Moderate Republicans and GOP leaning independents have thank God realized that Bush does not represent their beliefs and his level incompetence goes beyond party lines and policies. I do not agree with Republican Presidents no matter what but Bush is even bad for Republican standards in my book. The Republican Party of today is not the Republican Party of Ronald R. They are the party of big government, big lies, big deficits, and big brother which is bad for America. Right now is the best time for Democrats to reachout and get a strangle hold and bring voters back in and expand our base. They are not sold on us by any means, but they are listening to our policies now. I just hope the Democrats play hardball in 2006 and field a candidate that can reachout and get these disenfranchised voters like John Edwards, Evan Bayh, or Mark Warner.

Posted by: PopulistDemocrat | June 21, 2006 10:08 PM | Report abuse

Although I wouldn't say the polls are completely wrong I will say I believe the polls are skewed. When you take a look at the polls, when they are done, how the questions are asked, they get the results they are looking for. Take Hurricane Katrina, for instance. The group of people the dropped the ball the most, on Katrina, was the press. The printed more falsehoods about that storm and have yet to, not only take responsibility for them, but to completely disavow some of them. Blaming Bush for Katrina was just too good for them and the polls reflected that. Why was if left to Popular Mechanics magazine to start the ball rolling on the biggest myths of Katrina?

So the polls are conducted in such a way as to guarantee the results posted. The press plays up a story for a week, takes a poll on Friday. The following week, the administration responds and points out the false information in the stories of the week before but their isn't a second poll taken, the results stand and the press moves on to the next hit and run. The ports episode, the NSA topic, the Bush National Guard Story, Iraq, Abu Ghraib, Guantanamo are all stories that the press has overplayed and taken polls after blaming the President on them for a week or more.

That's why I believe that the upcoming election is going to shock Democrats who believe these polls with all their heart and soul. They believe them so much that they figure they have November sewed up. Rude awakening on the way.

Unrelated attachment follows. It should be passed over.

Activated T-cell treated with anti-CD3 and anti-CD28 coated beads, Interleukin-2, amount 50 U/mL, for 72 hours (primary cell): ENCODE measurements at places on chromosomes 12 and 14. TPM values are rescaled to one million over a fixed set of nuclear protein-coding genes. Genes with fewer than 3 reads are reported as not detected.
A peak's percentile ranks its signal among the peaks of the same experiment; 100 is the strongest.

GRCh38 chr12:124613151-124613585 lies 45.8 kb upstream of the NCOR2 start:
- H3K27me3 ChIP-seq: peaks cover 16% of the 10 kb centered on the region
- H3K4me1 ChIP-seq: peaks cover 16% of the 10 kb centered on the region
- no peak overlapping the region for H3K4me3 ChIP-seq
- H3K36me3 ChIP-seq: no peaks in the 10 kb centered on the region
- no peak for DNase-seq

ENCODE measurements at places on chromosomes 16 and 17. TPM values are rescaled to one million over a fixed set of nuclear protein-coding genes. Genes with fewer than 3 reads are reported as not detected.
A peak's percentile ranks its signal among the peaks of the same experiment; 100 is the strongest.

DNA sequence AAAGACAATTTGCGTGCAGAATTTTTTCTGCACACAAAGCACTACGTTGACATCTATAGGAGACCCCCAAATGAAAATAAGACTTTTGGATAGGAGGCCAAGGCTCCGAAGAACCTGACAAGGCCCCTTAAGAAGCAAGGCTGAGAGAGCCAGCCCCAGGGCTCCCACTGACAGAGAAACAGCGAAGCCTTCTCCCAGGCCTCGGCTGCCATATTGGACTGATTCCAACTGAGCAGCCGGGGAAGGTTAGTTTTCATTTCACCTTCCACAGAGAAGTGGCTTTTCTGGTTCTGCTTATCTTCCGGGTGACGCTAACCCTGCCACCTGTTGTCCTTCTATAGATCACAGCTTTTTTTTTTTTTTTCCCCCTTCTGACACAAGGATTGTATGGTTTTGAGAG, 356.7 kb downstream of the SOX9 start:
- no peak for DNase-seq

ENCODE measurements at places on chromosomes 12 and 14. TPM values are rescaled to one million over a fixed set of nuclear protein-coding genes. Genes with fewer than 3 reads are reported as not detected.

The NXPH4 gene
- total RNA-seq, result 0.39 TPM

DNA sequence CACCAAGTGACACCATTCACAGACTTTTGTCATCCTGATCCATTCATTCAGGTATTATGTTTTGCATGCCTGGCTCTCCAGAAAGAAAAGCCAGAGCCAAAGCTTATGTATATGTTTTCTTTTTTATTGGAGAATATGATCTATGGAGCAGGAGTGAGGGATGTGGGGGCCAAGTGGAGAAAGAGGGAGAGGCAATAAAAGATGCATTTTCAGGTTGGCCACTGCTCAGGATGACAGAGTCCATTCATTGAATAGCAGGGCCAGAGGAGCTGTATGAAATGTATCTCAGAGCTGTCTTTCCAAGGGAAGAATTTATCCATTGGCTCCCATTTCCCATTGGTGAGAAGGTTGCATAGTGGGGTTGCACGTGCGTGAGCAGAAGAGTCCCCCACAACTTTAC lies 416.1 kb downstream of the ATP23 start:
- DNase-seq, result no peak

Posted by: pbthinker | June 21, 2006 8:10 PM | Report abuse

You remember the OLD DAYS , 6 years ago, when republicans were absolutely against any form of "Nation Building" . They would say "We are not the world's policemen" !

Now, Republicans in 2006.

We can't just leave Iraq after 3 years. We need to "Nation Build". The United Staes is responsible for building Iraq's police department, Military, Security Force, Government, Schools, and oil pipelines, oil wells, and everything else the Iraq people are incapable of doing for themselves. If the Iraq government and Iraq's people do not care about rebuilding their country why should we. You can't help people who do not want to help themselves. This is the same old mistake with welfare. America is not Iraq's Sugar Daddy. Iraq needs to grow up and start being a responsible country just like the other 140 nations in the world.

I am sitting watching these republicans talking heads say : "America can't just leave Iraq after three years and have the Iraq Government do it."

Didn't republican push legislation that required a welfare mother to get a job after three years. Well, Iraq it's time for you to get a job, get off the dole, and do your own work. America can't just babysit Iraq for the next ten years. Iraq needs to step up to the plate.

Posted by: Wells | June 21, 2006 6:58 PM | Report abuse

Zouk, O.K. they gave Bush a uniform and he wore it for the photo op then split because that's the month they started drug testing! You say serving is admirable, well then why is it your party slammed McCain as a whako because he was a prisioner of war for five years? Why did they call Murtha, who served 37 years and father and two brother served a coward? So, I have a very quick solution to this problem, ALL DEMOCRATES SERVING IN IRAQ WILL BE SENT HOME, the REPUBLICANS that are left serving will fight Bush's WAR, then they can claim full responsibility, good or bad! How's that? No, well then let's reinstate the draft and the first two people that must be drafted are Bush's daughters,I bet if we reinstated the draft this mess would be over in a heart beat, and oh, no cheating, no deferments unless your INSANE! Thanks Sue F